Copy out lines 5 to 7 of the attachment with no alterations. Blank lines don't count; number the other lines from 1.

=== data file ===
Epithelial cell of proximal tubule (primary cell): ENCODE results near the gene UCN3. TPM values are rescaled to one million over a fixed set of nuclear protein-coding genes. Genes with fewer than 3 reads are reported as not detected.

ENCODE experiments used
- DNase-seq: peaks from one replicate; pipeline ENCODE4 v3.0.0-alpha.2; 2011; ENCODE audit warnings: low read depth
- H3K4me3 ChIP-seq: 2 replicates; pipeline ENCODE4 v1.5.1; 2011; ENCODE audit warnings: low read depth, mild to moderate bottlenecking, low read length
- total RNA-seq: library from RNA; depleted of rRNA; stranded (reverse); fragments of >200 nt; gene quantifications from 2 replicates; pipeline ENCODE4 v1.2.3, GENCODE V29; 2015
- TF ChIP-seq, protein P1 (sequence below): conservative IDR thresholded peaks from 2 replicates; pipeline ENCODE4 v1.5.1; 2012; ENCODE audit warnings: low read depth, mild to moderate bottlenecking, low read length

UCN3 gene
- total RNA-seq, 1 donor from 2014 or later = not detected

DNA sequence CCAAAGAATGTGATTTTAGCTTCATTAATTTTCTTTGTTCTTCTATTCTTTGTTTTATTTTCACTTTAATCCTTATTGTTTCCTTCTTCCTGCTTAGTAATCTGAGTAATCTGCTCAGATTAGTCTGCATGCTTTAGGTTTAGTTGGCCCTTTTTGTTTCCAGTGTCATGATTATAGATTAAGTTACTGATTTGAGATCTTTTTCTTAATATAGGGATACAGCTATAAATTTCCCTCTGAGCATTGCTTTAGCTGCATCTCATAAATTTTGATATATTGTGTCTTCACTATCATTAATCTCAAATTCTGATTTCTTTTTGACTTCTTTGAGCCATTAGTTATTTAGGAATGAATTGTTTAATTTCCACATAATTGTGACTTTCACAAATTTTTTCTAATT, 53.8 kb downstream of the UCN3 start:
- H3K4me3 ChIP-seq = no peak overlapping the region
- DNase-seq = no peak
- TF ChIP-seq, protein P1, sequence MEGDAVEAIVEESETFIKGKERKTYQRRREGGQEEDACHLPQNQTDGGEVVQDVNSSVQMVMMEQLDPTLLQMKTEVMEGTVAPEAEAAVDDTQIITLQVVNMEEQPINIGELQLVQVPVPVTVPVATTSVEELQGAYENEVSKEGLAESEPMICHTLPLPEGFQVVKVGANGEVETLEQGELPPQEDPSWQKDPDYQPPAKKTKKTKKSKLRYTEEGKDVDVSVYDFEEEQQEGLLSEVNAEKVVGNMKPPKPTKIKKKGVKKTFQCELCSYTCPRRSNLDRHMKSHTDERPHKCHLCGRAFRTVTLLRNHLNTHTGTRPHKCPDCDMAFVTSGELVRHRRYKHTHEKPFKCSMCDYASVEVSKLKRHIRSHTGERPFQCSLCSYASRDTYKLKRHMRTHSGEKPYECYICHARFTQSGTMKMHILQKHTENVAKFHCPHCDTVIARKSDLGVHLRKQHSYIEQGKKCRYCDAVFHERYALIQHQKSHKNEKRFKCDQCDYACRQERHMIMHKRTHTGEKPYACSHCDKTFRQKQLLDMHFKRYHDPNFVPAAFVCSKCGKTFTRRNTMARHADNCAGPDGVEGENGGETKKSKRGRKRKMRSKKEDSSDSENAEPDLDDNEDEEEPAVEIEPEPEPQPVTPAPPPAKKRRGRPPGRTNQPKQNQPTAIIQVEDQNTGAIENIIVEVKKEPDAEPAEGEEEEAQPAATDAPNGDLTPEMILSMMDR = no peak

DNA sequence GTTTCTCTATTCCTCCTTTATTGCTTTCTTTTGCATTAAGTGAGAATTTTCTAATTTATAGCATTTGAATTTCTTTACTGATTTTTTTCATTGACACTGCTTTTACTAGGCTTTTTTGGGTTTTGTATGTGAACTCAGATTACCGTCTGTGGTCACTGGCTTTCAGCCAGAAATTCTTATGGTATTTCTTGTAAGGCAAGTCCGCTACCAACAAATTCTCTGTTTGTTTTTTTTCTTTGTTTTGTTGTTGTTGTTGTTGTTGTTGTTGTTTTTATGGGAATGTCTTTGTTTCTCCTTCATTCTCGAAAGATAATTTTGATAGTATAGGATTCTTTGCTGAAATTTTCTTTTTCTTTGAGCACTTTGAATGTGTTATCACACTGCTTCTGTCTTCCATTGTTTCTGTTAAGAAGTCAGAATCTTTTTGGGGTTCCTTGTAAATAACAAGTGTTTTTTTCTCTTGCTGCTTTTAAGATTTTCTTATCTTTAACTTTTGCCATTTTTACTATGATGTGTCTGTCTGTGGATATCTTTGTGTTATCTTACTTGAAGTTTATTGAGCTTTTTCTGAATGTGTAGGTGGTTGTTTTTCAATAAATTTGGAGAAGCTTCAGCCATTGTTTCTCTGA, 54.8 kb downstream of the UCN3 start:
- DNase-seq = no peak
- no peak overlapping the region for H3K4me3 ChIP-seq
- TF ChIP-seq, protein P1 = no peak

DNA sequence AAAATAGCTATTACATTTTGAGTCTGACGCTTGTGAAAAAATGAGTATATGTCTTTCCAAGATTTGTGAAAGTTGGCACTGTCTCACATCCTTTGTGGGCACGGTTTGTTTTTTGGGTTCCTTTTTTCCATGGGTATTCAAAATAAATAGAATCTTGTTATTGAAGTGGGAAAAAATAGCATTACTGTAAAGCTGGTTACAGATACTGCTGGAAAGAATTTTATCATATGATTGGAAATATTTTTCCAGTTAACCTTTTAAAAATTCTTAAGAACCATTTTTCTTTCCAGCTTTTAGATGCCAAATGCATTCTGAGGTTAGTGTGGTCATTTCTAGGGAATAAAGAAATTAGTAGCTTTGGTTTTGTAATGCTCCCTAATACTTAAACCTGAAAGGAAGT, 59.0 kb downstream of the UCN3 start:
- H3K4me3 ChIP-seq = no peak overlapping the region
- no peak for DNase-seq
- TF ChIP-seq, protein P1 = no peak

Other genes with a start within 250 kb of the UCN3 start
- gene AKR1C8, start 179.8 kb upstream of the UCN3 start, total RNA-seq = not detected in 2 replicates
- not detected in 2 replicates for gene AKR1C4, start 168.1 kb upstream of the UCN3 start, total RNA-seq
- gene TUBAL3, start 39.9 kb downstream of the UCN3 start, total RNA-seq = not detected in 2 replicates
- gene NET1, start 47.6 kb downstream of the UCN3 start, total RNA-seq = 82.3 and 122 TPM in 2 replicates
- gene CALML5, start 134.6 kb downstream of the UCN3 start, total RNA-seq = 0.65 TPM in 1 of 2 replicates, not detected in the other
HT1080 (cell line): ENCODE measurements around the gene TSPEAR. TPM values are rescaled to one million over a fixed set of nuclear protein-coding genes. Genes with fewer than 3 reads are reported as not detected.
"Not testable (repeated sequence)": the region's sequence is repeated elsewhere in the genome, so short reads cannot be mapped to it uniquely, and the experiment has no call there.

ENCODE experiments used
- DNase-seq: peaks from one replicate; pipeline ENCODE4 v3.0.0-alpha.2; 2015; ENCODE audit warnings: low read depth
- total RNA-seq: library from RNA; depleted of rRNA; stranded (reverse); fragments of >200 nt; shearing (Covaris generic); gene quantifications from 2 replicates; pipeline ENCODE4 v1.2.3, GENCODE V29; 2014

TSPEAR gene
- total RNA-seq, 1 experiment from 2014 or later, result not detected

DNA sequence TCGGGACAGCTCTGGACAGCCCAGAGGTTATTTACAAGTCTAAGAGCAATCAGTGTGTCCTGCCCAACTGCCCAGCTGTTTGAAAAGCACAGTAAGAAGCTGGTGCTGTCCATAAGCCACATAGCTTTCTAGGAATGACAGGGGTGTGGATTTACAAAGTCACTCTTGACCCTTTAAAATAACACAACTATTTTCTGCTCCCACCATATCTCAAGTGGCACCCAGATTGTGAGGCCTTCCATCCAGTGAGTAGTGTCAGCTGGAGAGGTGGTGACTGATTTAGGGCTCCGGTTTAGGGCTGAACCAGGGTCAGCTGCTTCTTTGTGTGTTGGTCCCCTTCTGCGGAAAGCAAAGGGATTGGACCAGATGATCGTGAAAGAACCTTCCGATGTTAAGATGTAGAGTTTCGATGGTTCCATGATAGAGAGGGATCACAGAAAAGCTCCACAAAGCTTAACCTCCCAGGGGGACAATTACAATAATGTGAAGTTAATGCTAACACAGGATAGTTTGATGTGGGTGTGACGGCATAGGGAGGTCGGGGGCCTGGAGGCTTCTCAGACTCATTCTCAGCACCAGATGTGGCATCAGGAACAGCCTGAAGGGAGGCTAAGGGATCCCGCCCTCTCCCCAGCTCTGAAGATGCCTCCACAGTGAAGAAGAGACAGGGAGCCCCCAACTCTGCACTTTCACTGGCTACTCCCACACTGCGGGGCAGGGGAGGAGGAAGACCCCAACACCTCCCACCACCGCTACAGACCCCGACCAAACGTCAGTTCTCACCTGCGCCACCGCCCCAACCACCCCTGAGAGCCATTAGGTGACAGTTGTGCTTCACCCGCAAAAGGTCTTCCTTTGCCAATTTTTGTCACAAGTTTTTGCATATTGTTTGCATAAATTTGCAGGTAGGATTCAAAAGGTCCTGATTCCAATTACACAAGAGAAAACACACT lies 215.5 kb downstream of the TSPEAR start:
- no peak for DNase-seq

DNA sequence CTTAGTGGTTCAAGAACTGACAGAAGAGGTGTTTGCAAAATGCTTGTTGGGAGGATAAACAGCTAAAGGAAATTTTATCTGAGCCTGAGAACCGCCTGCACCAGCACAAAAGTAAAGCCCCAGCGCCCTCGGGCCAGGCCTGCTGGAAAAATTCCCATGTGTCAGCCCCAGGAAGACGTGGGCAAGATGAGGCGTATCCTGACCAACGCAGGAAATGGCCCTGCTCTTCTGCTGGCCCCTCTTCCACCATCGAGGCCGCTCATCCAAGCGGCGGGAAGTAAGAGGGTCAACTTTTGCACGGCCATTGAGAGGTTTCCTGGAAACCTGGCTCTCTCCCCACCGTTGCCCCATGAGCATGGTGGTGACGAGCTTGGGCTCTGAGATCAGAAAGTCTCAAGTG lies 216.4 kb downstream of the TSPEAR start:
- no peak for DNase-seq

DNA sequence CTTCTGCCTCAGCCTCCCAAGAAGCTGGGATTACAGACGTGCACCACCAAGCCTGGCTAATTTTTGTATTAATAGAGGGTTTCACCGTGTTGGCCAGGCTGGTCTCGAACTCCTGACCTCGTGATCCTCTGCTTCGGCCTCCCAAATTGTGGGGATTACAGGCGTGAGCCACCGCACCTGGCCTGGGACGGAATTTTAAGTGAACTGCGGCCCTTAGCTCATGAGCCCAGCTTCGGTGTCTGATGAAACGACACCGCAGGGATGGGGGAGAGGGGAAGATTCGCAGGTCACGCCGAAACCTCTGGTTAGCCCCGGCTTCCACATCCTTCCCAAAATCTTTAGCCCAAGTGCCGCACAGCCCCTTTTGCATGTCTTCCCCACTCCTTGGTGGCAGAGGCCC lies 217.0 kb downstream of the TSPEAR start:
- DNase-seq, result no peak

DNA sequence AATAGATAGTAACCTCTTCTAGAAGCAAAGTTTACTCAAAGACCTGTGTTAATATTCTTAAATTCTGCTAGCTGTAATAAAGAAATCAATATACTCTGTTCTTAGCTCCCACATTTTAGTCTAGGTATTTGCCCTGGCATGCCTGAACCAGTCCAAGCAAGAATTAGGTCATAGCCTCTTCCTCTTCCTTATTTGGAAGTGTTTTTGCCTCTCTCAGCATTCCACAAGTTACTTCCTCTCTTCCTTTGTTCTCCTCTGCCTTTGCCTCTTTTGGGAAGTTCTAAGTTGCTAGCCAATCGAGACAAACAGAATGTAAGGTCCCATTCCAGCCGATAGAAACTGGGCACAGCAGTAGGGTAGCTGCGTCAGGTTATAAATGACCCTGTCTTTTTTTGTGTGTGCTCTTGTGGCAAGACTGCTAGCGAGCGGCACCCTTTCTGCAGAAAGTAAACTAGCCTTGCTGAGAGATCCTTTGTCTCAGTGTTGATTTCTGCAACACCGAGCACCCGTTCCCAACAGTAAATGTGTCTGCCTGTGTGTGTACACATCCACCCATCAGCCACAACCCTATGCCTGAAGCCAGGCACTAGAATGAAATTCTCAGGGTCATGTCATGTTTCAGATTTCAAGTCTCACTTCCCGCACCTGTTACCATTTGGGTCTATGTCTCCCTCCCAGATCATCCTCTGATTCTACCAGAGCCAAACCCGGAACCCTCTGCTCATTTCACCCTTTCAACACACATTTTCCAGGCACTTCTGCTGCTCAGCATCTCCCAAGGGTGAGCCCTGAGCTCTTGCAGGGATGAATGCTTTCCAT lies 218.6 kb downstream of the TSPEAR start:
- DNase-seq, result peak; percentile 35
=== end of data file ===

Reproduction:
- total RNA-seq: library from RNA; depleted of rRNA; stranded (reverse); fragments of >200 nt; gene quantifications from 2 replicates; pipeline ENCODE4 v1.2.3, GENCODE V29; 2015
- TF ChIP-seq, protein P1 (sequence below): conservative IDR thresholded peaks from 2 replicates; pipeline ENCODE4 v1.5.1; 2012; ENCODE audit warnings: low read depth, mild to moderate bottlenecking, low read length

UCN3 gene